"It's no secret that small businesses play a key role in Google's success as a company and drive the economy as a whole," says David Fischer, Google's VP of Global Online Sales and Operations. "AdWords, AdSense, Apps – you name it – have all grown because small businesses use them. Because of that, increasing their bottom line is very important to us."

The Small Business Network is designed to promote business-friendly policies at the federal and state levels. Fischer says the company asked itself, "What can we do to help broaden the collective voice of small business both on Capitol Hill and in the states? We want to know about the issues that are important to our small business partners so that we can better invest in their goals and objectives and ultimately, their success."

While Google's intention is to take on a variety of issues, the company is getting started right off the bat with increasing broadband access and preserving an open Internet.

The network takes full advantage of Google's Moderator tool, which allows interested parties to share their thoughts and others to vote them up and down, creating a sense of priority among them. Google is hoping that they will be able to use the Network to help encourage lawmakers to grant funds to ISPs to create broadband access for small businesses around the U.S.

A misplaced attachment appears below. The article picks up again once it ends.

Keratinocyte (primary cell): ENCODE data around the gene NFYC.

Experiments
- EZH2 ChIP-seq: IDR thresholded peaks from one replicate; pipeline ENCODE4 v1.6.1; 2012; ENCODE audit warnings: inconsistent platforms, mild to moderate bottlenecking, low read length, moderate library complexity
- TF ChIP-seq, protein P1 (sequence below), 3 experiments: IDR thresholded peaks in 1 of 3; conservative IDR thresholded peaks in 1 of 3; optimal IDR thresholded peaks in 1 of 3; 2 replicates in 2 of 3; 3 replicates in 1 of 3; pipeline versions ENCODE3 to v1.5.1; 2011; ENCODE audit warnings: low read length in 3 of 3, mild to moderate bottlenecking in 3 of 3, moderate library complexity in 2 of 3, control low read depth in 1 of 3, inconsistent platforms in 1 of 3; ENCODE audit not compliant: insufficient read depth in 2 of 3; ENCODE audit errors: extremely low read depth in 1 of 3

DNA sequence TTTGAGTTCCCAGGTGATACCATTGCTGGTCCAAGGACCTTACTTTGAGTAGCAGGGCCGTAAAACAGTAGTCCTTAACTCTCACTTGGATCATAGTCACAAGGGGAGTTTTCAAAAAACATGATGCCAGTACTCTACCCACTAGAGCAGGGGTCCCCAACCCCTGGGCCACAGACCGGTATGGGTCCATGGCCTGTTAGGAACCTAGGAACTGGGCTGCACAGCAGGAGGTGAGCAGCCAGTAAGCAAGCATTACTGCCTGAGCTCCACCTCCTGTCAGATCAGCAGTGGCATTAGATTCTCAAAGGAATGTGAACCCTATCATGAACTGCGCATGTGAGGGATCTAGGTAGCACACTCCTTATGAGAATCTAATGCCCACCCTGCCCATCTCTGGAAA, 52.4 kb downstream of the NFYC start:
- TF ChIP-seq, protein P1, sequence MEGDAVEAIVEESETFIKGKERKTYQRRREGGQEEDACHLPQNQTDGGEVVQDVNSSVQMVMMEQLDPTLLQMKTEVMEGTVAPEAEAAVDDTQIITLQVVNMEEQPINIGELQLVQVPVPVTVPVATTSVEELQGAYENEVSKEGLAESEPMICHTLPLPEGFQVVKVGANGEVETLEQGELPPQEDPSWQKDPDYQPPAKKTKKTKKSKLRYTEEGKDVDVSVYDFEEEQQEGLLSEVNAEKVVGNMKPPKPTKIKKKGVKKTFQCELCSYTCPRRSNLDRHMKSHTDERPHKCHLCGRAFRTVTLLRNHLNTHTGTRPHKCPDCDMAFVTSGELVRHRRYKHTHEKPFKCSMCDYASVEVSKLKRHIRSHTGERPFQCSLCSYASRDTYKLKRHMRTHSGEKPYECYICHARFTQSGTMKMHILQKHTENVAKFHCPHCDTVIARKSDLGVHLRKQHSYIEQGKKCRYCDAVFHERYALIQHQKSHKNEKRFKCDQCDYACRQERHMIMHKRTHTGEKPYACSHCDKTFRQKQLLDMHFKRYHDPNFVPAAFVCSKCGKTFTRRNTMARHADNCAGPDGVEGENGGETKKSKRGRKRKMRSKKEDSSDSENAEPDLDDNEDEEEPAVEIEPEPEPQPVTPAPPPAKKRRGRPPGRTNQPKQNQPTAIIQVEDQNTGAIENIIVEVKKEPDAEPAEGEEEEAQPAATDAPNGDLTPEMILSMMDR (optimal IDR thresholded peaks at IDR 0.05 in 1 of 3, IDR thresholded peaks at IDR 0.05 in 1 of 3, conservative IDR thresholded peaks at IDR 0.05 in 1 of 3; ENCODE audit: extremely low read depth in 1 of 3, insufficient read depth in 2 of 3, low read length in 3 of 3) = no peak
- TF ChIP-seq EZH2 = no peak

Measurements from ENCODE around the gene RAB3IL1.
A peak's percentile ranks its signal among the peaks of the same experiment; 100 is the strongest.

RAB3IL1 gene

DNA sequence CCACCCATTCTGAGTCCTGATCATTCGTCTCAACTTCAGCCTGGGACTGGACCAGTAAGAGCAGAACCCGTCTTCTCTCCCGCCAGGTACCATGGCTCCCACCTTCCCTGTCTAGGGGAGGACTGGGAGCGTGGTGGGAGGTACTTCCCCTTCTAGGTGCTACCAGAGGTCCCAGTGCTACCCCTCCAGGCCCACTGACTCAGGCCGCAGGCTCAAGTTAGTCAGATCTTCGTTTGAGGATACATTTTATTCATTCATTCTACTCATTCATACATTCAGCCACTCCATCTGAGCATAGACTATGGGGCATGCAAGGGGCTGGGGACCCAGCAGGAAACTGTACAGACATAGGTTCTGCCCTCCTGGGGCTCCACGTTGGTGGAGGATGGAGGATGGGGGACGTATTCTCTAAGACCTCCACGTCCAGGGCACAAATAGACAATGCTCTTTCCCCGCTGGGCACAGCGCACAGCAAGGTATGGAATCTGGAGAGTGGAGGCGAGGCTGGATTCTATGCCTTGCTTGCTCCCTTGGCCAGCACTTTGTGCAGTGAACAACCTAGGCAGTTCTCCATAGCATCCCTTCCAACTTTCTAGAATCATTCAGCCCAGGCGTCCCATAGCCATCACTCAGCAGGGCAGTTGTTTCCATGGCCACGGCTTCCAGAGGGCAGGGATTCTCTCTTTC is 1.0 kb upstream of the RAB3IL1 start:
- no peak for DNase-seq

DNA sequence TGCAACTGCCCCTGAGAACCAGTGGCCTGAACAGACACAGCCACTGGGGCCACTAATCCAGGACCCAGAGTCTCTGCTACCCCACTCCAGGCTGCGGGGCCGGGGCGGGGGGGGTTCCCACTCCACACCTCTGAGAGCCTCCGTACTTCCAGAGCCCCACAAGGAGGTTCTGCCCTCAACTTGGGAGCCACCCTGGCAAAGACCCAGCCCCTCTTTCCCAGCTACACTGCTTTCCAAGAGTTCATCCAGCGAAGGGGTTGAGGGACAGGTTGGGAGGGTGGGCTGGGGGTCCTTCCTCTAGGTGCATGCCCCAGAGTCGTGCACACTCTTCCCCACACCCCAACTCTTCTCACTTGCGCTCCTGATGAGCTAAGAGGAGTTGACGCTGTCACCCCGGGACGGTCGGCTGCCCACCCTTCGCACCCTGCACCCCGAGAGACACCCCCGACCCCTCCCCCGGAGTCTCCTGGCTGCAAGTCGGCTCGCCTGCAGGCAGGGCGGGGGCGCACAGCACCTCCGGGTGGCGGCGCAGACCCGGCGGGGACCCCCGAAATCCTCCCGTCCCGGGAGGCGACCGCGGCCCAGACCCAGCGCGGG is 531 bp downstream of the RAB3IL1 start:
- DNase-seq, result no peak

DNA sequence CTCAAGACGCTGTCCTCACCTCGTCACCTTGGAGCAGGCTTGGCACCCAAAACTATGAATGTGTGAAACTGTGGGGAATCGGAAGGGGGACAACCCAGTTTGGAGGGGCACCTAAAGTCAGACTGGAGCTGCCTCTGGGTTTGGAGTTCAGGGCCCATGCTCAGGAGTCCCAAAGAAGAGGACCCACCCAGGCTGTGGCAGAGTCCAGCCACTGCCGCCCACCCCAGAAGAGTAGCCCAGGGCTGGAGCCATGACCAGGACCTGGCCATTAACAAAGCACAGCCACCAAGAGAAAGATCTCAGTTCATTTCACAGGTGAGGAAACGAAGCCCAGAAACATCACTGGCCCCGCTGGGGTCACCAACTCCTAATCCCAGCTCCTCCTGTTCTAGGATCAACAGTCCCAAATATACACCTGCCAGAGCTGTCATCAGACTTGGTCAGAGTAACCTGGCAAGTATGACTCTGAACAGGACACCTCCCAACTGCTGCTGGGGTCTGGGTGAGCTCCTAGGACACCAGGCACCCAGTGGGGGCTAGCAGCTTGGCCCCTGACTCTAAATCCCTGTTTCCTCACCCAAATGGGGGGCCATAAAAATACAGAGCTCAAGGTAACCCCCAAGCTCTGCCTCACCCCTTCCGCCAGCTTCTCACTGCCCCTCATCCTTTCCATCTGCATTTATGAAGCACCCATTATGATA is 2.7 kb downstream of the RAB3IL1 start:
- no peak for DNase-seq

Wednesday, April 22, 2009

Wireless Internet Security: Secure Your WIFI Communications?

Your wifi communications are not as secure as you may think. Others can listen to your data, sometimes as easily as to a radio broadcast!

How do I know this?

In a school where I used to work as the IT/Network administrator, I had to set up a wireless network that would be shared between teachers and students. Knowing how clever the teenagers are, the administration was adamant to know just how secure their data would be, so I have been asked to do extensive research on this.
In a short time I was able to:

* Identify the computers and their owners that are logged on the network.
* See who is logging onto which email accounts.
* Log people's email login information.
* Log people's email messages.
* Target a specific computer and gather data about the pages they visit, including the content of the pages themselves.
* Log any FTP login and password.
* Display any of the data/passwords in an accessible time table, revealing in-depth information about who visited what and when.

A little disturbing, no? Fortunately, this was a project done purely for research, and none of the data was ever used for any purposes other than identifying ways how to improve our network security.


Thursday, April 16, 2009